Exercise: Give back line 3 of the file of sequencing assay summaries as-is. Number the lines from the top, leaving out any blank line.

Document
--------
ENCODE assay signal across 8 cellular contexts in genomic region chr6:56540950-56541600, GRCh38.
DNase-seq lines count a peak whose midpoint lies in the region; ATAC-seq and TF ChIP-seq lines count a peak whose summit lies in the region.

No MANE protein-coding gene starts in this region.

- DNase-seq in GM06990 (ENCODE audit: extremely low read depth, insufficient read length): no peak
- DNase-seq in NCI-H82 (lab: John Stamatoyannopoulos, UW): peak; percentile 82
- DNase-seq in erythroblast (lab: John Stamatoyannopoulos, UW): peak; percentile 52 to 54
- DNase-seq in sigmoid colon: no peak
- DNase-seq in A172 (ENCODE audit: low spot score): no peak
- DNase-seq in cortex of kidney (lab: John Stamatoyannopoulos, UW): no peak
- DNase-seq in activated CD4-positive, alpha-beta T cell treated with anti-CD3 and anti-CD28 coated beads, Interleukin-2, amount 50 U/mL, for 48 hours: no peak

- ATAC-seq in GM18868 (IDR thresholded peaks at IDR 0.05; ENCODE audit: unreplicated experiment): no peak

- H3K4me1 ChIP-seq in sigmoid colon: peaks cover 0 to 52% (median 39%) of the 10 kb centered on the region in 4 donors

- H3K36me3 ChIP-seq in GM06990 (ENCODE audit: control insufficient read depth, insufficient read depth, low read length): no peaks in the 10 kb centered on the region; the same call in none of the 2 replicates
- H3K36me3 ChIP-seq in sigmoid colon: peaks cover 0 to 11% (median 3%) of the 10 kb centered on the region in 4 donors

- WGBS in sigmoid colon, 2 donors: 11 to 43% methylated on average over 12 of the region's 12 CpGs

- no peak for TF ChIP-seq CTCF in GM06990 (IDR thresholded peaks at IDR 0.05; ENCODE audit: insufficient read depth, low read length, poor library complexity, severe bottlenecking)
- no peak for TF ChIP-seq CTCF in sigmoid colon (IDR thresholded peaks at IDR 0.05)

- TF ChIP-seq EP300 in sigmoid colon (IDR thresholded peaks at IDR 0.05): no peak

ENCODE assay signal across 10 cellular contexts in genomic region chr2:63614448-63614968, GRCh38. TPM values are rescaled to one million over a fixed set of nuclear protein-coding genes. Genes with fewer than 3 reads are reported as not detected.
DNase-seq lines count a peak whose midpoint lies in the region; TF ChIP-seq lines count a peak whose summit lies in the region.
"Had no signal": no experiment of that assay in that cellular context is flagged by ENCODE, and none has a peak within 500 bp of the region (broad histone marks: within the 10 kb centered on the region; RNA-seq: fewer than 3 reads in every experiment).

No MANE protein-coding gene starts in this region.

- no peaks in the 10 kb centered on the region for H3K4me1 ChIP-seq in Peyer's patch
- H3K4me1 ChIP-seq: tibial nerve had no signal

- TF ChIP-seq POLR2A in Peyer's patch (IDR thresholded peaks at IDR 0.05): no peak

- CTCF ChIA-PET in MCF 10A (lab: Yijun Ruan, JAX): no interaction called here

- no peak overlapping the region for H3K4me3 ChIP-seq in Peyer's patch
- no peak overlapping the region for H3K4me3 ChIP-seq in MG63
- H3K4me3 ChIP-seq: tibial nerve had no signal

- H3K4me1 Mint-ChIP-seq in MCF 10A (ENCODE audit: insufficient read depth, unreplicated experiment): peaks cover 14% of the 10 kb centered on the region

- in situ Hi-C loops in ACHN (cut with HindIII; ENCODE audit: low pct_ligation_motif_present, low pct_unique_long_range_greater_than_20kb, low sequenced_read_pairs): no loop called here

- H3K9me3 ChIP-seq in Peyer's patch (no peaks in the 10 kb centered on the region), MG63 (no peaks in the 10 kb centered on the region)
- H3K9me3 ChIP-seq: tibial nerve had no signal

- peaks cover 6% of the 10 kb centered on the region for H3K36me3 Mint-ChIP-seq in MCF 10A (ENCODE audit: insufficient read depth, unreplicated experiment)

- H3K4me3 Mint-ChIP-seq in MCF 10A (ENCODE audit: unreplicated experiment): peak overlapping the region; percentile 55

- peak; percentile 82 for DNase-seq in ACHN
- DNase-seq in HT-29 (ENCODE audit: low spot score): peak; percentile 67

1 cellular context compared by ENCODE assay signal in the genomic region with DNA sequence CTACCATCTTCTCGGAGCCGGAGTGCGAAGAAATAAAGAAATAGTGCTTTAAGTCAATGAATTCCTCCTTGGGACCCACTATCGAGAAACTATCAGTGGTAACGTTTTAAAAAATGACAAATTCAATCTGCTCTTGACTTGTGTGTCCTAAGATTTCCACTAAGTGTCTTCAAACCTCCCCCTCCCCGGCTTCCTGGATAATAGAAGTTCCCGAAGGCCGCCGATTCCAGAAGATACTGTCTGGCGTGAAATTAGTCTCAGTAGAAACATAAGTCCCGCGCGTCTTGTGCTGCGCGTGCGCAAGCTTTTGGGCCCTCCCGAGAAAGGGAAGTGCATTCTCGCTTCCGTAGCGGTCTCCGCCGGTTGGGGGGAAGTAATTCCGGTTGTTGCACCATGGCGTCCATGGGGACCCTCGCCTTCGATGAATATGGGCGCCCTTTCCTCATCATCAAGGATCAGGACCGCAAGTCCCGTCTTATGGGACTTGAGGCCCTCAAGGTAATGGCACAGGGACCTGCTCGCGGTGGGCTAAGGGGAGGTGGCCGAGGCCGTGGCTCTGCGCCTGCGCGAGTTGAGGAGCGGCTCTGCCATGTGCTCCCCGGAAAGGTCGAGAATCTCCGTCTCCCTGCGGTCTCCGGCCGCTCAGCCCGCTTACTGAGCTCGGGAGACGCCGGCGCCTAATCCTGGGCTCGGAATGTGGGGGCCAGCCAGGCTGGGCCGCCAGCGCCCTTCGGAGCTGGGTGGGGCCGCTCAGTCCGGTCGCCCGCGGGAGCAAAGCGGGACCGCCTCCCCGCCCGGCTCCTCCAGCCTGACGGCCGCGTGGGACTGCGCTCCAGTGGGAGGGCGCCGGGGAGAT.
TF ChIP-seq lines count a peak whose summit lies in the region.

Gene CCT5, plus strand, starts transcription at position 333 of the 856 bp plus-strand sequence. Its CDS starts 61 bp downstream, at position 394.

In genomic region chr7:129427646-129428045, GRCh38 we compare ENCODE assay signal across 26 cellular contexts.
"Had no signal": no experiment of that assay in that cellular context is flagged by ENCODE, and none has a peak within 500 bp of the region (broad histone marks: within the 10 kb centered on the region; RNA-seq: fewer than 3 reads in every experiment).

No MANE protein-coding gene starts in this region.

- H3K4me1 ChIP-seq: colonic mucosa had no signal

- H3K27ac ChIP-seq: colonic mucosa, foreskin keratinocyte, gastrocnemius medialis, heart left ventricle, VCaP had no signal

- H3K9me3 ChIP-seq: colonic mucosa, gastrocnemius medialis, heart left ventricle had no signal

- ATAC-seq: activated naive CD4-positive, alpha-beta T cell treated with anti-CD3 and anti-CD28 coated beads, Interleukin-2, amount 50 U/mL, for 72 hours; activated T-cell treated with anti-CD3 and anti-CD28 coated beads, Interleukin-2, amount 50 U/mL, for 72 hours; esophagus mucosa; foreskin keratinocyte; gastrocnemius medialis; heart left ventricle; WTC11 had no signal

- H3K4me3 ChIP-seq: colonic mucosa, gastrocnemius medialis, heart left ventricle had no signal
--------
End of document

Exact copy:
No MANE protein-coding gene starts in this region.